Foundations "Giving to Pre-Selected Organizations Only" -- Some people have success calling or writing and asking, "How do we become a pre-selected organization?" It hasn't worked with the ones I've tried it on; but it works for some people, so it's worth trying after you've exhausted all of your "A" list prospects.
"Initial Contact" is a Letter or Application -- If they say the first contact they want from you is a 2-page letter or their on-line form, and you're calling for a meeting, you will only annoy them. They use the LOI to weed out all of us relationship wannabes who aren't even invited to the prom. Go ahead and call if you have genuine questions about the LOI. You may find a person to talk to. It depends.
Foundations That Have Funded You Before -- OK, now you can at least claim to have a relationship. You may think that relationship is more important or more special than they do, so your mileage will vary. To some, once you're in the door, you're family. A foundation whose assets took a tumble stopped taking accepting applications from new applicants for a few years because they wanted to continue supporting their existing recipients, those with whom they had a relationship. To others, just because they funded you once is no guarantee of future interest, but you can at least usually get a meeting.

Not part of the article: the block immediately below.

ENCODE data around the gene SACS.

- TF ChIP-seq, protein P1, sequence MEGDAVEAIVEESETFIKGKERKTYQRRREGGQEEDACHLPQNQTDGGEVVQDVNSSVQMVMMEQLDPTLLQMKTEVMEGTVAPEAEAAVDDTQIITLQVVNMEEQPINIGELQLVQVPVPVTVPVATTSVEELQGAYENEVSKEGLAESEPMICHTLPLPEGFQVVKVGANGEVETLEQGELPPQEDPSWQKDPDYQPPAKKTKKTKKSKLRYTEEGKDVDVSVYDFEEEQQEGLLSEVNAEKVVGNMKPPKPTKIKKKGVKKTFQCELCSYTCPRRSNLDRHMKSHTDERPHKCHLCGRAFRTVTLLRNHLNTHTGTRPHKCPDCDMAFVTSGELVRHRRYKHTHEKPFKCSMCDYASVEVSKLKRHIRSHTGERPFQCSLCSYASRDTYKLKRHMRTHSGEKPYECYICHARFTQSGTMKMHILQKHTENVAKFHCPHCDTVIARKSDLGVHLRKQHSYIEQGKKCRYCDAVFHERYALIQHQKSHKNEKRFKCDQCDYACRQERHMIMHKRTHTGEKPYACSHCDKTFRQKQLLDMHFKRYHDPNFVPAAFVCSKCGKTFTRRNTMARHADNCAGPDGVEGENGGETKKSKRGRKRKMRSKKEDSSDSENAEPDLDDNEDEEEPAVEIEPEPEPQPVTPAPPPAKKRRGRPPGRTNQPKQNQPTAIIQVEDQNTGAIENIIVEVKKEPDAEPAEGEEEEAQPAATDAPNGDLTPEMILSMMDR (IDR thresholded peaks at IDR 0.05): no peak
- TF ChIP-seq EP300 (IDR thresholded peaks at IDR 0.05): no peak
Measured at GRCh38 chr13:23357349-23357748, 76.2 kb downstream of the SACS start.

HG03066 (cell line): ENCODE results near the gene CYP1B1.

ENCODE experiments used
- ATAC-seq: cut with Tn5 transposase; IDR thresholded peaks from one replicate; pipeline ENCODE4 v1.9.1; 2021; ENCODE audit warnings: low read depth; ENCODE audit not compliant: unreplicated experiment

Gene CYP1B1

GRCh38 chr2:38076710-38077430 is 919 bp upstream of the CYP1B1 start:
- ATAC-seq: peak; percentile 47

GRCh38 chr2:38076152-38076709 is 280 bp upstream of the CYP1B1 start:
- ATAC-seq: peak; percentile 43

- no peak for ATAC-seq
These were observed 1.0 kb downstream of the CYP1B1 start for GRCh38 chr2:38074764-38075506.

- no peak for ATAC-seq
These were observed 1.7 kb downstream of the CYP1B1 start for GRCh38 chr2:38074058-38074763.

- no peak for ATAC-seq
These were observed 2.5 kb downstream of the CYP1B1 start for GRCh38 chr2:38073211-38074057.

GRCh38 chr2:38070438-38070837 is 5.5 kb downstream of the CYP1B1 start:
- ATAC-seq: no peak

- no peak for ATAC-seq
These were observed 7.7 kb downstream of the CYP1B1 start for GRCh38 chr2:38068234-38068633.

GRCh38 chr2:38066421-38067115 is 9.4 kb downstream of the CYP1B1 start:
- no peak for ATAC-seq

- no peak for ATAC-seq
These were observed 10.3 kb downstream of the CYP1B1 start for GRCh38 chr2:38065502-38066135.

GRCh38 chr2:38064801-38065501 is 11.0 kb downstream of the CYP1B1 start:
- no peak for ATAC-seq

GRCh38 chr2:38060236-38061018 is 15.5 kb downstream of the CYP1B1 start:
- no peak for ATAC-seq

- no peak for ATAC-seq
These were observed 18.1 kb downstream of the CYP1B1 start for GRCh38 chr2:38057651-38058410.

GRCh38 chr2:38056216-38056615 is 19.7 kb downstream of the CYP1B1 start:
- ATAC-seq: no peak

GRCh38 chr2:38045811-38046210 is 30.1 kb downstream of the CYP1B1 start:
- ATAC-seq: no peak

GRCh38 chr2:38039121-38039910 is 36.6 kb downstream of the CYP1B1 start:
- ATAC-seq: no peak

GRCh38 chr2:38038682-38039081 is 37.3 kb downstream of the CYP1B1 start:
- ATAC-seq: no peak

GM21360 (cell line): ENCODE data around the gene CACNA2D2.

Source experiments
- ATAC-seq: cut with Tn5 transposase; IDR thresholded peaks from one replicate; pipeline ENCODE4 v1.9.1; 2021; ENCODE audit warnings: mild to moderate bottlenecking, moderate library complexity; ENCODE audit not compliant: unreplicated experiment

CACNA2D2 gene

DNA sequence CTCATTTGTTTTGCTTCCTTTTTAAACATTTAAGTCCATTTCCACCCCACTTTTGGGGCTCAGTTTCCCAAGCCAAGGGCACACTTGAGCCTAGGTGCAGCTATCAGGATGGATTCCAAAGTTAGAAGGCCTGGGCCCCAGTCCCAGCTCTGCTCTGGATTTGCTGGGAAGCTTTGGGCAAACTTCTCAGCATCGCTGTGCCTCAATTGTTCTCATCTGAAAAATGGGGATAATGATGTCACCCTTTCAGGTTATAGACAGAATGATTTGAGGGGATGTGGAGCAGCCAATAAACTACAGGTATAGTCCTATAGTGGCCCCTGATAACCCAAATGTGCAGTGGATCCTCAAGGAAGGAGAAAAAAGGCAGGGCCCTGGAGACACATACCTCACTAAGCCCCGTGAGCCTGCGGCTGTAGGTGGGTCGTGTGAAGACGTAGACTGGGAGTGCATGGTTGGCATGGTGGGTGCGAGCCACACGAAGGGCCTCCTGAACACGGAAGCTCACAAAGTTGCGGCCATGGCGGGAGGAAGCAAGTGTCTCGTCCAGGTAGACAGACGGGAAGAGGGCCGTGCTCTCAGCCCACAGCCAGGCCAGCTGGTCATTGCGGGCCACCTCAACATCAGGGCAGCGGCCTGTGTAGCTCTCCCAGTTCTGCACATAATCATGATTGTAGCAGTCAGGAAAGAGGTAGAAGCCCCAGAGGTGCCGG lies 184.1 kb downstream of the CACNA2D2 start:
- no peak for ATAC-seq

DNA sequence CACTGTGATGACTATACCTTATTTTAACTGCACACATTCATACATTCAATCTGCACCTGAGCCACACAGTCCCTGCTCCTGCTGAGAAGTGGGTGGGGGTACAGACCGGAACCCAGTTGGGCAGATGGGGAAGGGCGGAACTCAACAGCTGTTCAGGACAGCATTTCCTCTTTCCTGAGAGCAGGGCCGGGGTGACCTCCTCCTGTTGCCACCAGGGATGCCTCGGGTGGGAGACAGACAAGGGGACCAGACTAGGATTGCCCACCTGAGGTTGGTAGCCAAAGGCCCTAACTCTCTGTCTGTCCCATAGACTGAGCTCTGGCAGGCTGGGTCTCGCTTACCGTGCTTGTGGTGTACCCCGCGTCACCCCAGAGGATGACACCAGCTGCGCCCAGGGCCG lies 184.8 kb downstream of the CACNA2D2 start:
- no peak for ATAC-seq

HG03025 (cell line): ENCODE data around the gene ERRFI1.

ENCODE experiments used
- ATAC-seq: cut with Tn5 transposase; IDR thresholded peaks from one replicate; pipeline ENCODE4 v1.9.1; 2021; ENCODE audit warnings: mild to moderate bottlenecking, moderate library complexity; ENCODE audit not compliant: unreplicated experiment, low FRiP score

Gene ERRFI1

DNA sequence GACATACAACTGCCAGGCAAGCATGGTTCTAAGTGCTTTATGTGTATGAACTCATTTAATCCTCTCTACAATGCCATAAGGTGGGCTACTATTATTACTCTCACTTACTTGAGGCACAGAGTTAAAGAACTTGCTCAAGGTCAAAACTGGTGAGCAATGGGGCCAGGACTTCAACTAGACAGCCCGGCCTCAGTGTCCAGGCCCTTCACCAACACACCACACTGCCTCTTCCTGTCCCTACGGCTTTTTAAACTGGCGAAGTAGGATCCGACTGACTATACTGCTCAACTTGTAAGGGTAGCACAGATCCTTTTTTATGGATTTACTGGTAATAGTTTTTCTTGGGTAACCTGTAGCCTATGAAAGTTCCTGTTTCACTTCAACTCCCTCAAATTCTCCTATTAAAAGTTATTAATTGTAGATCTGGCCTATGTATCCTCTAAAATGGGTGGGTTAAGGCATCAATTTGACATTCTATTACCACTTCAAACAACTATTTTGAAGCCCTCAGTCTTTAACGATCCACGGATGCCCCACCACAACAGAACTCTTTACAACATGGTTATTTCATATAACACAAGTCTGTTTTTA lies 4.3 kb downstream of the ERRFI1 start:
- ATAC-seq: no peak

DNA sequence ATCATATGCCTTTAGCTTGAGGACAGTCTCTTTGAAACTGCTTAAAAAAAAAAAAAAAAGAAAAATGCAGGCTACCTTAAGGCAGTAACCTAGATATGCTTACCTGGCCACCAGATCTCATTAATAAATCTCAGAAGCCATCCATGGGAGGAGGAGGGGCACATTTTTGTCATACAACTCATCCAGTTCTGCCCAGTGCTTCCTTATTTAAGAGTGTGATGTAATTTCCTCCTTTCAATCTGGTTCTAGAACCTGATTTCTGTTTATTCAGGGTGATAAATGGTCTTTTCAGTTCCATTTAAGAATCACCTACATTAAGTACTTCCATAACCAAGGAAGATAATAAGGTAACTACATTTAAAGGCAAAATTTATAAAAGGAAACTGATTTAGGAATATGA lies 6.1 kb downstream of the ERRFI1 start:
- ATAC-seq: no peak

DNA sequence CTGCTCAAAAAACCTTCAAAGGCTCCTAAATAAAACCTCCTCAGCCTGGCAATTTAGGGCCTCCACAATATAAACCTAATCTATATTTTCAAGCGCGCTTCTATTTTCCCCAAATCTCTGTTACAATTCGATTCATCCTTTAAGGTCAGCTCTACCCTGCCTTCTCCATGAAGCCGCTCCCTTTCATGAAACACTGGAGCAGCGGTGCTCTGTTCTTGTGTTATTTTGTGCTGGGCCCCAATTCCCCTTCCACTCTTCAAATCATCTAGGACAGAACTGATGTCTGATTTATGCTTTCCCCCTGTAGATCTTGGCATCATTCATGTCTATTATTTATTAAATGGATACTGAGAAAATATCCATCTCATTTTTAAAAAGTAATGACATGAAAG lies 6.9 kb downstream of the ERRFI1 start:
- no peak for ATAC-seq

Initial Contact is a Phone Call or Meeting -- Yippee! At least you get to talk to someone. And you can't top a meeting for a first contact. Always go in ready to talk about the 2 or 3 things going on at your organization most likely to interest them, but let them guide the conversation. You may or may not get the green light to proceed to the next step.